French honour 'Irish Times' journalist

 

"In the name of the president of the Republic, under powers vested in me by him, I name you Chevalier of the Légion d'Honneur."

Pinning a red ribbon and cross to the chest of "La Petite Californiene", writer Michel Déon last night inducted Irish Times Paris Correspondent, Lara Marlowe, into France's Légion in tribute to her contribution to Franco-Irish understanding.

At a ceremony in the Irish College in Paris, Mr Déon paid tribute to Ms Marlowe's writing and to the paper, speaking of the pleasure and insight he said both had given him, reawakening his thirst for world affairs.

A writer and member of the Academie Francaise he is the author of Un Taxi Mauve which was made into a film in Ireland. He has now made his home in Co Galway.

In introducing Mr Déon, the editor of The Irish Times, Geraldine Kennedy, noted that "women are nearly as scarce in the ranks of the Légion of Honour as they are among newspaper editors: 90 per cent of those who receive the distinction are men". She said the newspaper was honoured and delighted by the tribute France had paid to its correspondent.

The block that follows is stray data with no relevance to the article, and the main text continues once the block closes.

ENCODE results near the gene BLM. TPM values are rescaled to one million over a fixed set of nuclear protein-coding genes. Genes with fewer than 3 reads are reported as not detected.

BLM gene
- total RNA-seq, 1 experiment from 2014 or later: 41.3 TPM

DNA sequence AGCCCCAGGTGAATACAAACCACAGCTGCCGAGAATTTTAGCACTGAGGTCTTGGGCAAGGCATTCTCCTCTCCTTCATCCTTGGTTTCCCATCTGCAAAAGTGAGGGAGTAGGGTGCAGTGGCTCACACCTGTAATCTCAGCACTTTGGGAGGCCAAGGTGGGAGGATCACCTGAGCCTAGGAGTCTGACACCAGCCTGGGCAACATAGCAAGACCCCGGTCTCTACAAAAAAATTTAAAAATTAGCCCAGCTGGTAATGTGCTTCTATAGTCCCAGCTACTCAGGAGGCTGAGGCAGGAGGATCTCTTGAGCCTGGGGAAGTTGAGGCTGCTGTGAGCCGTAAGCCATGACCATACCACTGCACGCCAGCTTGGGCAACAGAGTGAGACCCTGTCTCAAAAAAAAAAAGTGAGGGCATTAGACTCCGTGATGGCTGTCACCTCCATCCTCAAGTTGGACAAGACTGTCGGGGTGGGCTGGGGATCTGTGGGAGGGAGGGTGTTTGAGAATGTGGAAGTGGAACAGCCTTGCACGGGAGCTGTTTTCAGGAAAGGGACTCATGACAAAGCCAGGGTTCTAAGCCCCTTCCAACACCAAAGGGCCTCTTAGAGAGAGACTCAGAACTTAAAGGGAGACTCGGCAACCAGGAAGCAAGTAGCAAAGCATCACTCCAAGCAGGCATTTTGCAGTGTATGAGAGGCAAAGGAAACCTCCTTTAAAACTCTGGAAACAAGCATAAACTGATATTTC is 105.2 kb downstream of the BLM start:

A clearly moved Ms Marlowe spoke of her love for France and the French language and her joy at being introduced "to the splendours and miseries of its political life".

She had worried briefly that the award might lead to "autocensure".

"Would I still dare to criticise those princes who govern us? Be assured, I have every intention of continuing."

Among those in attendance were the French ambassador to Ireland Frédéric Grasset, Ireland's Ambassador to France Anne Anderson, the former UN special representative to Afghanistan and Iraq Lakhdar Brahimi, the former French foreign minister Hubert Vedrine, and the writer Amin Malouf.

Napoleon Bonaparte established the Legion of Honour in 1802 to acknowledge "eminent services". Some 3,000 French people and a few dozen foreigners are honoured each year.